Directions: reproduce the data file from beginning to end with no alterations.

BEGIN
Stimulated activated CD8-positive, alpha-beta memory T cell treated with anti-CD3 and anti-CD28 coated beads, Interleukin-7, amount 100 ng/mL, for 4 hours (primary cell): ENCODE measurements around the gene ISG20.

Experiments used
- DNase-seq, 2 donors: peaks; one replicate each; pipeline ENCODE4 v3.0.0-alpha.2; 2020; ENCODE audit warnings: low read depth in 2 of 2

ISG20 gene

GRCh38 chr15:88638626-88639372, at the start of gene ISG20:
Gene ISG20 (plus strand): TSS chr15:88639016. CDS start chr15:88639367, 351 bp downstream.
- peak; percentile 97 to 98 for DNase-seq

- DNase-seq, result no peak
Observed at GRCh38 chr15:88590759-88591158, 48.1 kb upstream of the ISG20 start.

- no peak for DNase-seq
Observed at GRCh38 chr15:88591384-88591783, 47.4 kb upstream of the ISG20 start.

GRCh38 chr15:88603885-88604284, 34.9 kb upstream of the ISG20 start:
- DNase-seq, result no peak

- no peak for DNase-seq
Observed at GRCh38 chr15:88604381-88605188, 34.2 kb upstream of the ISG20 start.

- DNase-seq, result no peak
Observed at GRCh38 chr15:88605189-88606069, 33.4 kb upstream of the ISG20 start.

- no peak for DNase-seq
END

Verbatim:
Stimulated activated CD8-positive, alpha-beta memory T cell treated with anti-CD3 and anti-CD28 coated beads, Interleukin-7, amount 100 ng/mL, for 4 hours (primary cell): ENCODE measurements around the gene ISG20.

Experiments used
- DNase-seq, 2 donors: peaks; one replicate each; pipeline ENCODE4 v3.0.0-alpha.2; 2020; ENCODE audit warnings: low read depth in 2 of 2

ISG20 gene

GRCh38 chr15:88638626-88639372, at the start of gene ISG20:
Gene ISG20 (plus strand): TSS chr15:88639016. CDS start chr15:88639367, 351 bp downstream.
- peak; percentile 97 to 98 for DNase-seq

- DNase-seq, result no peak
Observed at GRCh38 chr15:88590759-88591158, 48.1 kb upstream of the ISG20 start.

- no peak for DNase-seq
Observed at GRCh38 chr15:88591384-88591783, 47.4 kb upstream of the ISG20 start.

GRCh38 chr15:88603885-88604284, 34.9 kb upstream of the ISG20 start:
- DNase-seq, result no peak

- no peak for DNase-seq
Observed at GRCh38 chr15:88604381-88605188, 34.2 kb upstream of the ISG20 start.

- DNase-seq, result no peak
Observed at GRCh38 chr15:88605189-88606069, 33.4 kb upstream of the ISG20 start.

- no peak for DNase-seq